Shkodran Mustafi – one of the worst Premier League signings ever
After being deemed surplus to requirements at Arsenal, Shkodran Mustafi eventually left the club after the mutual termination of his contract on 1 February 2021.
He would soon sign for Schalke thereafter, with the Gunners again not receiving a transfer fee for one of their departing players in the January transfer window.
The fact that manager Mikel Arteta was eager to let the German defender leave without receiving a transfer fee sums up just how low Mustafi has fallen in favour at the Emirates since signing in 2016.
The Spaniard was simply happy to free up some wages and a space in the squad for players he actually wanted.
Mustafi, thankfully for him, has the opportunity to revitalise his career away from the spotlight of the Premier League, while a move to the Bundesliga was always on the cards as it was his wish to move closer to his wife’s family who live in Switzerland.
A good move for all parties, it seems. But, what certainly proved not to be a good move, was the acquisition of Mustafi in the first place.
From Merseyside, to Europe and back to England
What is long forgotten about Mustafi is that he actually started his professional career with Everton. He was with the Toffees for three seasons, but only made a solitary appearance, coming off the bench for Tony Hibbert in a Europa League fixture against BATE Borisov in 2009.
He would subsequently move to Sampdoria and then Valencia, and it was with Los Che that he arguably enjoyed the best performances of his career.
That was, until, the final few weeks of his time at Valencia, when he was sent off in the Copa del Rey semi-final against Barcelona in a game which they went on to lose 7-0.
Mustafi would ask for the forgiveness of the Valencia fans afterwards. Still, he showed enough for Arsene Wenger to sanction a £35 million [€40m] transfer in the summer of 2016.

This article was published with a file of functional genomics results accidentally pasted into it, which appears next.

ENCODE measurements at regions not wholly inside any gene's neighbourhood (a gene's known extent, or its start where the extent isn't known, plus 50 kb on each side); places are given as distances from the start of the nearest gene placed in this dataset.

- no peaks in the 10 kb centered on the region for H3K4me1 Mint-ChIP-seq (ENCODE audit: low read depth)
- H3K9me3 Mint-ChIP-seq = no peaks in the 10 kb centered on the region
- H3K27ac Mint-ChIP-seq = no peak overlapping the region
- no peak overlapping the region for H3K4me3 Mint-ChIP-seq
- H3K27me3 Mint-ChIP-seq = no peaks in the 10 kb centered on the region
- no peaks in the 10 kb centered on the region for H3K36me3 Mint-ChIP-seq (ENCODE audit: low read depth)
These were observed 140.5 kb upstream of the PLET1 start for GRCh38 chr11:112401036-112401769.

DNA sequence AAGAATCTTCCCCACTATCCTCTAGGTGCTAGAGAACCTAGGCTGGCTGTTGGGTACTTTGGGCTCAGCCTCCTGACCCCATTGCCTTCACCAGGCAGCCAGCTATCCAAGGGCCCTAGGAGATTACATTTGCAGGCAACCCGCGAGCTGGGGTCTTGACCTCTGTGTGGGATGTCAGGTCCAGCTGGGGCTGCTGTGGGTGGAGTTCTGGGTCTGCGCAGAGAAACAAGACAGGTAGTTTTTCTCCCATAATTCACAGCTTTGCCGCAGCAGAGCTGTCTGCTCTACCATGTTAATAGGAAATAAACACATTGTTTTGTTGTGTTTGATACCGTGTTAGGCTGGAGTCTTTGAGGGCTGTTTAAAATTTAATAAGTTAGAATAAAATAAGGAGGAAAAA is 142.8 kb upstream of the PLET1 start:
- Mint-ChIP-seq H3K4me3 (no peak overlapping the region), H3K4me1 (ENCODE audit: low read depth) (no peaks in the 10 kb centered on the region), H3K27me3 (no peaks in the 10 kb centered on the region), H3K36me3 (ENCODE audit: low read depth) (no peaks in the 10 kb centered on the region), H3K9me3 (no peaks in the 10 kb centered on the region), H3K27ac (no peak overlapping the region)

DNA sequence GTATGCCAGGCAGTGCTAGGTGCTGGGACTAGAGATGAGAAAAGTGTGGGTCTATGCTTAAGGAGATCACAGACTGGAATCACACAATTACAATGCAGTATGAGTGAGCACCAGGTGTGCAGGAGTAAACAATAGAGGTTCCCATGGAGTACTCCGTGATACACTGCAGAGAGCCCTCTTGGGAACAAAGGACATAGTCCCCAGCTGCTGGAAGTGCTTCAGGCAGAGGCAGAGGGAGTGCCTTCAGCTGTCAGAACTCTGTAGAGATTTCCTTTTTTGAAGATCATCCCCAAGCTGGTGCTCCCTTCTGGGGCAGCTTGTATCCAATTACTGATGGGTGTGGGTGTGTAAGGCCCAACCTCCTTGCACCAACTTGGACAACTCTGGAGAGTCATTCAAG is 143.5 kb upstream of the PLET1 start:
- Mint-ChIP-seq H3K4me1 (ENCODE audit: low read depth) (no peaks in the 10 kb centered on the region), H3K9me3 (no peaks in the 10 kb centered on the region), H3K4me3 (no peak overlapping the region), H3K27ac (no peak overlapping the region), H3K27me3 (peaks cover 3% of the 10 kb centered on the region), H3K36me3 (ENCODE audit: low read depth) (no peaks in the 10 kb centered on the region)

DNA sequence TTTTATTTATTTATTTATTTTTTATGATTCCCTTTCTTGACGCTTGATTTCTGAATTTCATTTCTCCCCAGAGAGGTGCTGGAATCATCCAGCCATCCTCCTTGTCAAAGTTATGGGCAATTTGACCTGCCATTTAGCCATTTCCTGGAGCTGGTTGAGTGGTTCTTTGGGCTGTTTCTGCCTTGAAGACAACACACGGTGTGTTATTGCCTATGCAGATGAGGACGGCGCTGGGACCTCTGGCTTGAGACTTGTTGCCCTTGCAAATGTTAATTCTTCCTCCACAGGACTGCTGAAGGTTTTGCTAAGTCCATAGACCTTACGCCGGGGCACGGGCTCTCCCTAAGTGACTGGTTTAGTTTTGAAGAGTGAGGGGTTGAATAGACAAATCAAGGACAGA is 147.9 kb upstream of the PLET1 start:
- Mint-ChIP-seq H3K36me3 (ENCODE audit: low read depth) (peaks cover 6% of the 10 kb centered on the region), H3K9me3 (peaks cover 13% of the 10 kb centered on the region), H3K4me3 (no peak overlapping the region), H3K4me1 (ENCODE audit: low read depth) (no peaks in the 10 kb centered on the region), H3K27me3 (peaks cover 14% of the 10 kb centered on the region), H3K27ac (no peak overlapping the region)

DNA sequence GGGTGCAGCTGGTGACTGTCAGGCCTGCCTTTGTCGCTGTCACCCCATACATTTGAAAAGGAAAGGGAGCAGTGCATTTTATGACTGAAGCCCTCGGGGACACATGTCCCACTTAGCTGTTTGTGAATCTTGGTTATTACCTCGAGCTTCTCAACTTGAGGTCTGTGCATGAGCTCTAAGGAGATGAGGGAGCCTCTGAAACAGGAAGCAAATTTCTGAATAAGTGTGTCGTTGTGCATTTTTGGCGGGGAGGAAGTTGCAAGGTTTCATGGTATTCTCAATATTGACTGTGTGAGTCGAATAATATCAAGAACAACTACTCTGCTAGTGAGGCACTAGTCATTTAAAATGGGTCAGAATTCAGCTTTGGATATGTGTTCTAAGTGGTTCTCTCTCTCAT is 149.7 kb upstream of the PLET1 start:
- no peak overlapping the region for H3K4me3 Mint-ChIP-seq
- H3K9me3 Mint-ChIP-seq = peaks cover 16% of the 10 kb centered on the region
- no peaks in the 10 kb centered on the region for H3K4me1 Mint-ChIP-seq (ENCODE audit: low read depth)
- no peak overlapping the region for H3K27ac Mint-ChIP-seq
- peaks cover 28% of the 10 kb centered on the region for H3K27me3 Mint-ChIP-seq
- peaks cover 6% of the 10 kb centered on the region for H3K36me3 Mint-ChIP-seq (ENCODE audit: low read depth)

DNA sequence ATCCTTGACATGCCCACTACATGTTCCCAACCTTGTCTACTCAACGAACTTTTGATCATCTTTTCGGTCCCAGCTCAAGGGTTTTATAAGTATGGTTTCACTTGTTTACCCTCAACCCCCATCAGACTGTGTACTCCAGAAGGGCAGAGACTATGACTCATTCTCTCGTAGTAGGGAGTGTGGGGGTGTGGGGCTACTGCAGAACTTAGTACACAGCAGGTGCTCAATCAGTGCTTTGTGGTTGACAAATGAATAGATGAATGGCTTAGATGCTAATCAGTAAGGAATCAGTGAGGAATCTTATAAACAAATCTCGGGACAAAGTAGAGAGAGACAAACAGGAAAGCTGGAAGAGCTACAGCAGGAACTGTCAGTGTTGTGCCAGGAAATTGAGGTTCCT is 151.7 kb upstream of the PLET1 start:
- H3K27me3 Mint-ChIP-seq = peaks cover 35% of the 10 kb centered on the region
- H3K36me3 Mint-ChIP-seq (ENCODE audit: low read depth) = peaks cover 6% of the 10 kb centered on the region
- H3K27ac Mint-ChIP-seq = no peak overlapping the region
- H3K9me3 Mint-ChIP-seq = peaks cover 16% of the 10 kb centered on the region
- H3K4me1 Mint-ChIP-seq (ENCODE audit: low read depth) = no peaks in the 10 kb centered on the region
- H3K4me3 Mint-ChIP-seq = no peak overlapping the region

Things started well for the German in North London as the club didn’t lose in his first 18 games, a feat which saw him beat a record previously heard by Bacary Sagna on 17.
The player himself reckons he knows when it all went downhill, telling Der Spiegel in 2019:
“In the first two years after my move to Arsenal in 2016, things went very well for me. I saw myself as a [good] performer. But shortly after Christmas 2018, there was an [injury]. I’ve made a few mistakes, and they’ve created a mess that I’ve never experienced before.
“I was out injured for three weeks and went into the game [against Liverpool, in December 2018] without training with the team because the coach needed me. It was 1-4 at half-time, I didn’t look good and injured myself again.
“Afterwards, I got a lot of negative comments from Arsenal fans on Instagram and Twitter and was harshly criticised in articles. I’m self-critical enough to realise that I made mistakes [against Liverpool and a 3-2 defeat to Crystal Palace]. I can also deal with tough criticism.”
Mustafi would, however, defend himself, saying that criticism of him became “irrational”. “But the criticism has become escalated and irrational,” he added.
“I have become a target. At one point, people even blamed me for a defeat in a game I had not played in.”
Warranted critcism at Arsenal
Rational or irrational, the criticism of Mustafi has, for the most part, been warranted, for it is not simply that he ‘has a mistake in him’ but more the reaction to these mistakes, as he usually fails to learn or improve, or indeed to blame someone else.
The mistakes that Mustafi mentions himself above against Crystal Palace represent a microcosm of what he is all about.
For Palace’s first goal, he waits, reacts too late, and sprints back holding his hand up for an offside while the opposition player easily runs through to score. Yes, he isn’t helped out by his fellow defender sitting deep, but he is so sure the player is offside he runs straight back with his arm up all the way.
Then, as Palace took the lead, he is seen trying to usher the ball back through to goalkeeper Bernd Leno without nearly enough pace to take it all the way.
Wilfried Zaha then outwits him to run into the space in behind and score past Leno, who is subsequently blamed for not coming out quick enough by Mustafi.
One of the more bizarre facets to Mustafi’s game is his tendency to go to ground, not just via rash tackles or rash blocks, but just a lack of balance. Too many times a drop of the shoulder here or there from the opposition defender will send him scrambling to the floor.
Though his time at Arsenal will not be remembered as a complete disaster – he won two FA Cups without playing in either final – it certainly will not be remembered fondly.
However, at just 28-years-old, he has the opportunity to revitalise his career and reputation in happier surroundings over in the Bundesliga, where is is unlikely to be under quite as harsh a spotlight as in North London.